LGBT Activists Take Aim at Religious Liberty

Rights are for me, but not for thee, says just about the entirety of LGBT activists groups.

Attacking religious liberty rights will be the singular issue of the LGBT left (which is to say, the LGBT political movement) going forward. The bogus “license to discriminate” meme will be ubiquitous.

As I’ve said before, balancing competing rights—civil rights (public accommodations nondiscrimination) and religious liberty (the right not to be forced by the state, on threat of punishment, to take action that violates religious convictions)—is what America should be about.

Religious exemptions have a traditional and purposeful place in our civil rights laws, but that’s now under attack. Shameful and sad.

More. Proving my point: Swift LGBT opposition to Gorsuch over ‘religious freedom’ rulings:

Gorsuch also sided with “religious freedom” arguments over the Affordable Care Act’s mandate that employers provide contraception coverage in the 10th Circuit ruling in the case of Little Sisters of the Poor Home for the Aged v. Burwell.

Rachel Tiven, CEO of Lambda Legal, declared opposition to the nominee based on Gorsuch’s “religious freedom” rulings, which she said marks the first time her organization opposed a Supreme Court nominee without any confirmation hearing.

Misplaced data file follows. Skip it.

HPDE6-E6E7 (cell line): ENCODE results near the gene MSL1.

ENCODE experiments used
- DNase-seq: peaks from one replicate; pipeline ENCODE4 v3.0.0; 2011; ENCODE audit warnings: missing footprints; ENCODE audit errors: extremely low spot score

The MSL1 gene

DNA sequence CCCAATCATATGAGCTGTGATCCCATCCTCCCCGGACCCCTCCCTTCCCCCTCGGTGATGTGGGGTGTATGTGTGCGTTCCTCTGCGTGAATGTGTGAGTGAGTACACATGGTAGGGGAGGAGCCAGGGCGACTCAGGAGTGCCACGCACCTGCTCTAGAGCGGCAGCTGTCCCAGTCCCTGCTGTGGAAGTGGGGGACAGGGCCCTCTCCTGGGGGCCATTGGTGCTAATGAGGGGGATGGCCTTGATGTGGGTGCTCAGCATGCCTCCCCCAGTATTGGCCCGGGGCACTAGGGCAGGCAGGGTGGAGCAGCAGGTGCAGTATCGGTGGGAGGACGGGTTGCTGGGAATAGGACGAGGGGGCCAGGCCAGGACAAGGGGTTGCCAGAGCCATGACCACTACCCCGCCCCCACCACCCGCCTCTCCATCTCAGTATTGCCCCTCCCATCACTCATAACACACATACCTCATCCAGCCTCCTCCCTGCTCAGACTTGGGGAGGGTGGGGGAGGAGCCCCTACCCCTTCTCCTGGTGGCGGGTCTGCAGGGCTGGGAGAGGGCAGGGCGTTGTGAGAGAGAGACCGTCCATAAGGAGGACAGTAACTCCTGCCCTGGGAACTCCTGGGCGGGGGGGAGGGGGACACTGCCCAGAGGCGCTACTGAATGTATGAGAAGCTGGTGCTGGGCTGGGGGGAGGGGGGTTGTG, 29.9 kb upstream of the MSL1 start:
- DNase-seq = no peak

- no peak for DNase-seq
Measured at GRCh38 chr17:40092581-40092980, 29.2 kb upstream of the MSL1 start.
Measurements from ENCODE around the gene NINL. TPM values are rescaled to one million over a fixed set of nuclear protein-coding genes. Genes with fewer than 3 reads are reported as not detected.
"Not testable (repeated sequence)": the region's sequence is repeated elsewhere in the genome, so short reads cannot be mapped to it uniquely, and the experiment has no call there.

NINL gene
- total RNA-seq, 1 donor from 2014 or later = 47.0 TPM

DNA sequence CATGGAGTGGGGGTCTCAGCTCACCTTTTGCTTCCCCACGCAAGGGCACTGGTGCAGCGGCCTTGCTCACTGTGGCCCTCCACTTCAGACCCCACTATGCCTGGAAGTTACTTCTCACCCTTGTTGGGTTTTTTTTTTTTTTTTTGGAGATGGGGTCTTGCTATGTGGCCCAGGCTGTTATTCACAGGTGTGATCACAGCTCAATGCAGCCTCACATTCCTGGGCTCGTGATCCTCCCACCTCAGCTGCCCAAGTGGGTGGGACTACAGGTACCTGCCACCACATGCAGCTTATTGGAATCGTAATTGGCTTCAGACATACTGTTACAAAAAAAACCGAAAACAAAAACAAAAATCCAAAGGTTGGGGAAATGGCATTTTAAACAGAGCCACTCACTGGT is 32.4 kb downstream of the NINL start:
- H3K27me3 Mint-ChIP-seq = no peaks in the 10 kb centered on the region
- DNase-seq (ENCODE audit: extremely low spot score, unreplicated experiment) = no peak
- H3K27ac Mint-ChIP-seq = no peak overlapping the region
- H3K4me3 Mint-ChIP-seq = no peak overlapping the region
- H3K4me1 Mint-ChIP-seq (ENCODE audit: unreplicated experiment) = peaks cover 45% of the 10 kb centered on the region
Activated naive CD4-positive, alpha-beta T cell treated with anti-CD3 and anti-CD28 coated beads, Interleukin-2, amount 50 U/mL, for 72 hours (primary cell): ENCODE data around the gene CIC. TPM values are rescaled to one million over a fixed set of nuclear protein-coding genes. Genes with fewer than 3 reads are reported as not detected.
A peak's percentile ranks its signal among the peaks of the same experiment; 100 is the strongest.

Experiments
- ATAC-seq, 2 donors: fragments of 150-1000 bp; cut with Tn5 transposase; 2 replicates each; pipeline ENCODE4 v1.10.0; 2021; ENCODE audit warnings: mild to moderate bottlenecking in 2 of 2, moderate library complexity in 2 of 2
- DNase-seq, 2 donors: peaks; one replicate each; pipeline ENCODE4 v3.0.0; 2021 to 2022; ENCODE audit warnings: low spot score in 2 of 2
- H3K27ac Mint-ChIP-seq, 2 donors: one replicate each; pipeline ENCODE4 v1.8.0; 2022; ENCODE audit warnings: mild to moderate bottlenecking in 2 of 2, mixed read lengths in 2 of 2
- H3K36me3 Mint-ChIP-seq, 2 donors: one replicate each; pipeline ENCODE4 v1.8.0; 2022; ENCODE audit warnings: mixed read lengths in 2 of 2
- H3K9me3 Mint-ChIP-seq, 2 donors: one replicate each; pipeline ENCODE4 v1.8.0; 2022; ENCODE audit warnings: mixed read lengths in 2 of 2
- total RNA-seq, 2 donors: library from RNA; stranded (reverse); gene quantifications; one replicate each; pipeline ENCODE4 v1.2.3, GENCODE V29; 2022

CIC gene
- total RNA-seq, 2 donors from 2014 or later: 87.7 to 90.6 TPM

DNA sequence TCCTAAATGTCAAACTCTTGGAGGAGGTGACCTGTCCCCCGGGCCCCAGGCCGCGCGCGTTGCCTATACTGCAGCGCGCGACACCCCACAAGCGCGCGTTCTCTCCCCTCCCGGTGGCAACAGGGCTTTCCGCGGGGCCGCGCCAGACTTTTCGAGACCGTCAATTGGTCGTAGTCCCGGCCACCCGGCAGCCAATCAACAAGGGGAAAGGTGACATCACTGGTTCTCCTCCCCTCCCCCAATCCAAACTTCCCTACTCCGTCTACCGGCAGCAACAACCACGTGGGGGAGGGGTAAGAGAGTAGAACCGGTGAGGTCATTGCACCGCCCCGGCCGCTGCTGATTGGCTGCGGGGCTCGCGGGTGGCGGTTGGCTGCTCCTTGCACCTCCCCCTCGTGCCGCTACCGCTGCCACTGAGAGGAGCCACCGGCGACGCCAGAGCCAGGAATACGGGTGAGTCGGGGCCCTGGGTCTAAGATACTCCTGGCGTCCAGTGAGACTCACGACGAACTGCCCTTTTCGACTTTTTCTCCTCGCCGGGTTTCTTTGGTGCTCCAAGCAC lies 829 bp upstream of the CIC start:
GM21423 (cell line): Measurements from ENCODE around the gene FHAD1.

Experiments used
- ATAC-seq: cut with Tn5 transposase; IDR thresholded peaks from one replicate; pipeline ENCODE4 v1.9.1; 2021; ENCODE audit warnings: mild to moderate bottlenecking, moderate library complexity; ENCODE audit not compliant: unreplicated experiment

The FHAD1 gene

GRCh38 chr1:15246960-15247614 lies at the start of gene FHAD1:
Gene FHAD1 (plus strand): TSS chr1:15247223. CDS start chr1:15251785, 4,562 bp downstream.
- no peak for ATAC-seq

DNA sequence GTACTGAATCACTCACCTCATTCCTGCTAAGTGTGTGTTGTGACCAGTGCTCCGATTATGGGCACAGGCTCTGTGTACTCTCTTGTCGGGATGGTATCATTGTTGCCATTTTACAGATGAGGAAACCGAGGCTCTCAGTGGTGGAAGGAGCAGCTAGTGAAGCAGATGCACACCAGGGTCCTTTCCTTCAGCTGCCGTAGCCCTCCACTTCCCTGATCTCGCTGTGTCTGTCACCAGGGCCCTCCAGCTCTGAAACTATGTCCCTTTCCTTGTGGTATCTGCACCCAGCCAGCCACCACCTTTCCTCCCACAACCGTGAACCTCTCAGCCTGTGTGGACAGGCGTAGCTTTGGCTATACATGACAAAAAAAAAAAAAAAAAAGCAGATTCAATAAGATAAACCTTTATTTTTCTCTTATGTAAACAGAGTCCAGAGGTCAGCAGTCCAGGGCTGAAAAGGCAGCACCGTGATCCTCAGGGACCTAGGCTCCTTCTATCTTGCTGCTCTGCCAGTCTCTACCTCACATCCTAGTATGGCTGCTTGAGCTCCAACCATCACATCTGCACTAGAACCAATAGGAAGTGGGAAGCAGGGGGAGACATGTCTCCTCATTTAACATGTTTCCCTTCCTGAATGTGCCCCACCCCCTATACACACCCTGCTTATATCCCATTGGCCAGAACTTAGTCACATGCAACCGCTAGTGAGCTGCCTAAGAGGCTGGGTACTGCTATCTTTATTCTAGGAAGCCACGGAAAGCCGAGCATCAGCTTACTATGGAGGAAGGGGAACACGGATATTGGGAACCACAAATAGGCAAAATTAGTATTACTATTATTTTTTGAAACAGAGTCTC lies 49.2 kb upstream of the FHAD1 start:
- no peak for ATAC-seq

Lambda Legal is going to show those nuns who’s boss.

60 Comments for “LGBT Activists Take Aim at Religious Liberty”

  1. posted by Tom Scharbach on

    Wait a minute? You are quoting tweets from yourself as authority? Weird.

    As I’ve said before, balancing competing rights—civil rights (public accommodations nondiscrimination) and religious liberty (the right not to be forced by the state, on threat of punishment, to take action that violates religious convictions)—is what America should be about.

    I assume you know about the Religious Freedom Restoration Act of 1993. To my mind, RFRA strikes the right balance.

    Religious exemptions have a traditional and purposeful place in our civil rights laws, but that’s now under attack. Shameful and sad.

    It is sad. And shameful.

    But the attack on religious freedom is not coming from gays and lesbians. It is coming from conservative Christians and their Republican allies determined to narrow religious exemptions to a small handful of specific objections.

    A draft Executive Order on religious freedom is circulating in Washington, and it has been posted online.

    The draft Executive Order identifies five fundamental beliefs of conservative Christianity deemed worthy of legal protection — objection to same-sex marriage, objection to premarital sex, objection to abortion, objection to contraception, and objection trans identity.

    No other moral or religious convictions are protected.